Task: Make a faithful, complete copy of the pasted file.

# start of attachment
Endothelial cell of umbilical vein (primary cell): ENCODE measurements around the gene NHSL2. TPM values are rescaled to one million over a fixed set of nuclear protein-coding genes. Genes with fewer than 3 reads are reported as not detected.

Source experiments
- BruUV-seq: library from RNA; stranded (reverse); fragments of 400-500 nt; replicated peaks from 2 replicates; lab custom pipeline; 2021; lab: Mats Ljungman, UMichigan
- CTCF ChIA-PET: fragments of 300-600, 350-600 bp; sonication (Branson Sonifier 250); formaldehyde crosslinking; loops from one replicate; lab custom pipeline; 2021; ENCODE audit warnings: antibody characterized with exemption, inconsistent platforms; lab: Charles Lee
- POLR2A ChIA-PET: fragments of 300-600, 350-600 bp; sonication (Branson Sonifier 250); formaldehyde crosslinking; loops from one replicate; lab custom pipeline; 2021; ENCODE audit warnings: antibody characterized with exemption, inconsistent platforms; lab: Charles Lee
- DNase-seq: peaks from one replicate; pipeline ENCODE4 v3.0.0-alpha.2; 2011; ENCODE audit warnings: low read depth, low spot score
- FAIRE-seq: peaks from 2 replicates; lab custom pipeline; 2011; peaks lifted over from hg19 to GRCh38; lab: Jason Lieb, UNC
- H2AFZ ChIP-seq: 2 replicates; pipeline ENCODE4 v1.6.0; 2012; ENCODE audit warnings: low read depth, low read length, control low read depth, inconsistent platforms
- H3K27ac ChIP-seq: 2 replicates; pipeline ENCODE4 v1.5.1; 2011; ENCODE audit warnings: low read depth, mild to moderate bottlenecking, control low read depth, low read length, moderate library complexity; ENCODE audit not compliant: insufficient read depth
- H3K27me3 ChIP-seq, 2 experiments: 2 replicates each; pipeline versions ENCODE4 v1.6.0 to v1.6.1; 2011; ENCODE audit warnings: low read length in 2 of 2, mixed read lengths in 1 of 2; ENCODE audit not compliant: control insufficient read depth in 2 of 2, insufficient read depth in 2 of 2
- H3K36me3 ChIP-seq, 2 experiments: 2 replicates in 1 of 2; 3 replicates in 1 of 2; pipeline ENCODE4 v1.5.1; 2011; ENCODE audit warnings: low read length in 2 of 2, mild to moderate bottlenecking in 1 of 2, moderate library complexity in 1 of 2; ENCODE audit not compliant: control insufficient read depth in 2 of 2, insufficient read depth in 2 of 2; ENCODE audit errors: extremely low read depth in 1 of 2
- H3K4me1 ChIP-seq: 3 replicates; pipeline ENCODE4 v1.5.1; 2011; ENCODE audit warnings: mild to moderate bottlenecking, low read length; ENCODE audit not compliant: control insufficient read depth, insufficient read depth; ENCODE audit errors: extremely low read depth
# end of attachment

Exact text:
Endothelial cell of umbilical vein (primary cell): ENCODE measurements around the gene NHSL2. TPM values are rescaled to one million over a fixed set of nuclear protein-coding genes. Genes with fewer than 3 reads are reported as not detected.

Source experiments
- BruUV-seq: library from RNA; stranded (reverse); fragments of 400-500 nt; replicated peaks from 2 replicates; lab custom pipeline; 2021; lab: Mats Ljungman, UMichigan
- CTCF ChIA-PET: fragments of 300-600, 350-600 bp; sonication (Branson Sonifier 250); formaldehyde crosslinking; loops from one replicate; lab custom pipeline; 2021; ENCODE audit warnings: antibody characterized with exemption, inconsistent platforms; lab: Charles Lee
- POLR2A ChIA-PET: fragments of 300-600, 350-600 bp; sonication (Branson Sonifier 250); formaldehyde crosslinking; loops from one replicate; lab custom pipeline; 2021; ENCODE audit warnings: antibody characterized with exemption, inconsistent platforms; lab: Charles Lee
- DNase-seq: peaks from one replicate; pipeline ENCODE4 v3.0.0-alpha.2; 2011; ENCODE audit warnings: low read depth, low spot score
- FAIRE-seq: peaks from 2 replicates; lab custom pipeline; 2011; peaks lifted over from hg19 to GRCh38; lab: Jason Lieb, UNC
- H2AFZ ChIP-seq: 2 replicates; pipeline ENCODE4 v1.6.0; 2012; ENCODE audit warnings: low read depth, low read length, control low read depth, inconsistent platforms
- H3K27ac ChIP-seq: 2 replicates; pipeline ENCODE4 v1.5.1; 2011; ENCODE audit warnings: low read depth, mild to moderate bottlenecking, control low read depth, low read length, moderate library complexity; ENCODE audit not compliant: insufficient read depth
- H3K27me3 ChIP-seq, 2 experiments: 2 replicates each; pipeline versions ENCODE4 v1.6.0 to v1.6.1; 2011; ENCODE audit warnings: low read length in 2 of 2, mixed read lengths in 1 of 2; ENCODE audit not compliant: control insufficient read depth in 2 of 2, insufficient read depth in 2 of 2
- H3K36me3 ChIP-seq, 2 experiments: 2 replicates in 1 of 2; 3 replicates in 1 of 2; pipeline ENCODE4 v1.5.1; 2011; ENCODE audit warnings: low read length in 2 of 2, mild to moderate bottlenecking in 1 of 2, moderate library complexity in 1 of 2; ENCODE audit not compliant: control insufficient read depth in 2 of 2, insufficient read depth in 2 of 2; ENCODE audit errors: extremely low read depth in 1 of 2
- H3K4me1 ChIP-seq: 3 replicates; pipeline ENCODE4 v1.5.1; 2011; ENCODE audit warnings: mild to moderate bottlenecking, low read length; ENCODE audit not compliant: control insufficient read depth, insufficient read depth; ENCODE audit errors: extremely low read depth